If Heineken Made Bricks . . . . Oh, Hang on a Minute!

If Heineken Made Bricks . . . . Oh, Hang on a Minute!

18th September 2017

Last week we took a look at “bottle-bricks” – one of the latest crazes with innovative DIY-ers who are determined to bring the beauty of stained glass into their homes and gardens without having to hire an expensive stained glass artist.  It’s also a great method of recycling empty glass bottles, keeping them out of landfill and repurposing them in order to add decorative highlights to their homes in an eco-friendly way.  They look good and they’re good for the environment too.  Instructions and how-tos abound on the internet as people share their creativity with others, with loads of YouTube videos on how to build “bottle walls” and “bottle windows” using several different methods in order to achieve a range of looks and styles.  While researching how to build bottle walls and how to make bottle bricks, we discovered that these contemporary bottle wall builders aren’t exactly going boldly where no man has gone before (bow to Star Trek) – it seems that Heineken got there first as far back as 1960 with the WOBO!

If you’re feeling confused and may think that the WOBO is some sort of spaceship, you couldn’t be

Safety Ladders

Images by kind permission of Heineken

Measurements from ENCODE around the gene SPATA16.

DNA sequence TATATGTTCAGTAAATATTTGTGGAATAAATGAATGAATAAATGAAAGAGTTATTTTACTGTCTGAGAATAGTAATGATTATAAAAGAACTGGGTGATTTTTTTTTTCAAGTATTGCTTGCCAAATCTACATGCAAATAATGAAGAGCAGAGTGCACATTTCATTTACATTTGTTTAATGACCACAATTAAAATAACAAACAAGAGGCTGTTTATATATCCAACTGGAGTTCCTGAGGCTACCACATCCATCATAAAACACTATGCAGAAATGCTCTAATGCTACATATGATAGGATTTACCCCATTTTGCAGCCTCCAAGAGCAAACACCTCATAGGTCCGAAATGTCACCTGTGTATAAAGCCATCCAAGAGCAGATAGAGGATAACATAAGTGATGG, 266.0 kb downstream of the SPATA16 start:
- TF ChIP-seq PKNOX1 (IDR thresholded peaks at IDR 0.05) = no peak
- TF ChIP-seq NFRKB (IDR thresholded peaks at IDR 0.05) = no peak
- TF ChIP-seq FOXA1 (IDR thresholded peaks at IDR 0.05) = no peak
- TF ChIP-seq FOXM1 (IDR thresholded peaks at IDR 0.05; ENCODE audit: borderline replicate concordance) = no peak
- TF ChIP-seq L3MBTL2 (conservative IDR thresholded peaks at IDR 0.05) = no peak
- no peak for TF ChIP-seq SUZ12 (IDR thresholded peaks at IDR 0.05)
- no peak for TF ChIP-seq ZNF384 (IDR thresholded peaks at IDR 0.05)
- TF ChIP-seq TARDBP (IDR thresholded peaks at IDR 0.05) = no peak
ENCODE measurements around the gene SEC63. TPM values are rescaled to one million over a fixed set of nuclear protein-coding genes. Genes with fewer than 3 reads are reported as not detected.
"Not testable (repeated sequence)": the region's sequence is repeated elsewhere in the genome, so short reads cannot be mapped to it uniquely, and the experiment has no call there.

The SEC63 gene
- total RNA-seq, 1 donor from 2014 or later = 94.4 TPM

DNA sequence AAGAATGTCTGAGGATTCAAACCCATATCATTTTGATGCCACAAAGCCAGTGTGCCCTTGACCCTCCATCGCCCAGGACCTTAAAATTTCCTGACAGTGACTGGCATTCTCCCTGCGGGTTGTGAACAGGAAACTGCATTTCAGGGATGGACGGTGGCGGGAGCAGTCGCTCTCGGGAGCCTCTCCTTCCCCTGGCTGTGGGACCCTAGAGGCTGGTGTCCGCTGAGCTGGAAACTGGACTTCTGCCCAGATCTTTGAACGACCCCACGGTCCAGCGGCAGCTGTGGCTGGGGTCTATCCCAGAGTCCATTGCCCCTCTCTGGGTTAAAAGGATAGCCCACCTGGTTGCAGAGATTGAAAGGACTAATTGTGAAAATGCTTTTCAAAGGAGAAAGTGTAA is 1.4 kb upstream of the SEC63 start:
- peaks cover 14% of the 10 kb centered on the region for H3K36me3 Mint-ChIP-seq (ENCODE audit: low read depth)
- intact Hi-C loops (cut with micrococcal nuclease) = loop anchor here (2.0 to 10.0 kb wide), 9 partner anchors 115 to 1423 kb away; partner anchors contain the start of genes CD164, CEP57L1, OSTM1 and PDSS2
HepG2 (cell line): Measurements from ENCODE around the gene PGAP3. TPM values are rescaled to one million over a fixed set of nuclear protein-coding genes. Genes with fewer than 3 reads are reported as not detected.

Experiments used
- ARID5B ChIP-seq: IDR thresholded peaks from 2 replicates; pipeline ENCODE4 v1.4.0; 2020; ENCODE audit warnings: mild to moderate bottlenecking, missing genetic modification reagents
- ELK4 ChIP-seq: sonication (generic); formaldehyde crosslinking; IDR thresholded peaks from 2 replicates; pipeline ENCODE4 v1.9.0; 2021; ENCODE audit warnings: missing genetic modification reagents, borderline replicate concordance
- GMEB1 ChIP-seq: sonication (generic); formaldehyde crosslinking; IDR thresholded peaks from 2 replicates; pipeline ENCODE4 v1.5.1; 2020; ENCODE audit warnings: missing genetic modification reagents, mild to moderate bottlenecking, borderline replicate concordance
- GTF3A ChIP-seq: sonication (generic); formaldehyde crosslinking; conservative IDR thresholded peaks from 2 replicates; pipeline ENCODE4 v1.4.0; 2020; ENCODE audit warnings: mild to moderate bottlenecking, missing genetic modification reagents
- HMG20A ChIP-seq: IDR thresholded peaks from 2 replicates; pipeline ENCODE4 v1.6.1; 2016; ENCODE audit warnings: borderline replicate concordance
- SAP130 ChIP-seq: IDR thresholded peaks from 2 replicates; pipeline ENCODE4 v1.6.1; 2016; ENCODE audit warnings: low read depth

further from the truth.  On a world tour of Heineken factories in 1960, Alfred Heineken had a sudden flash of inspiration when he saw piles of bottles littering a beach on the island of Curacao which had no facilities for returning empty bottles for reuse (back in the days when you would get the deposit, a small sum, returned to you when you handed the bottles back in at a shop).  Curacao also suffered from a lack of affordable building materials so Alfred got in touch with Dutch architect N. John Habraken and asked him to design “a brick that holds beer”.  Thus the WOBO (world bottle) was born.

 

The rectangular bottles were designed to interlock so that they could be laid horizontally and were produced in two different sizes, 350 mm and 500 mm (in order to provide the necessary half-bricks for building).  The square bottles featured dimpled sides to key to the cement mortar which needed a silicon additive.  A 10ft by 10ft hut would need about 1,000 bottles to complete (and you’d need to recover from the hangover before commencing the project). There are only two surviving structures built with WOBO bottles, a small shed and a double garage which was renovated with a WOBO siding.  Take a look at the video explaining the process in detail:

 

 

Sadly, the concept wasn’t developed further and the idea didn’t get a chance to really materialise and make a difference.  However, it comforting to know that Alfred Heineken had the vision to realise the damage waste is doing to our planet and attempt to put it to good use.  We’re pretty sure that should a similar initiative be launched today, with the awareness we now have for environmental issues, it would be a resounding success. 

It seems that there are large, global corporations that have an ingrained culture of environmental awareness and the need to protect our environment – and here at Safety Fabrications, we salute Alfred Heineken for the progressive and caring attitude he displayed.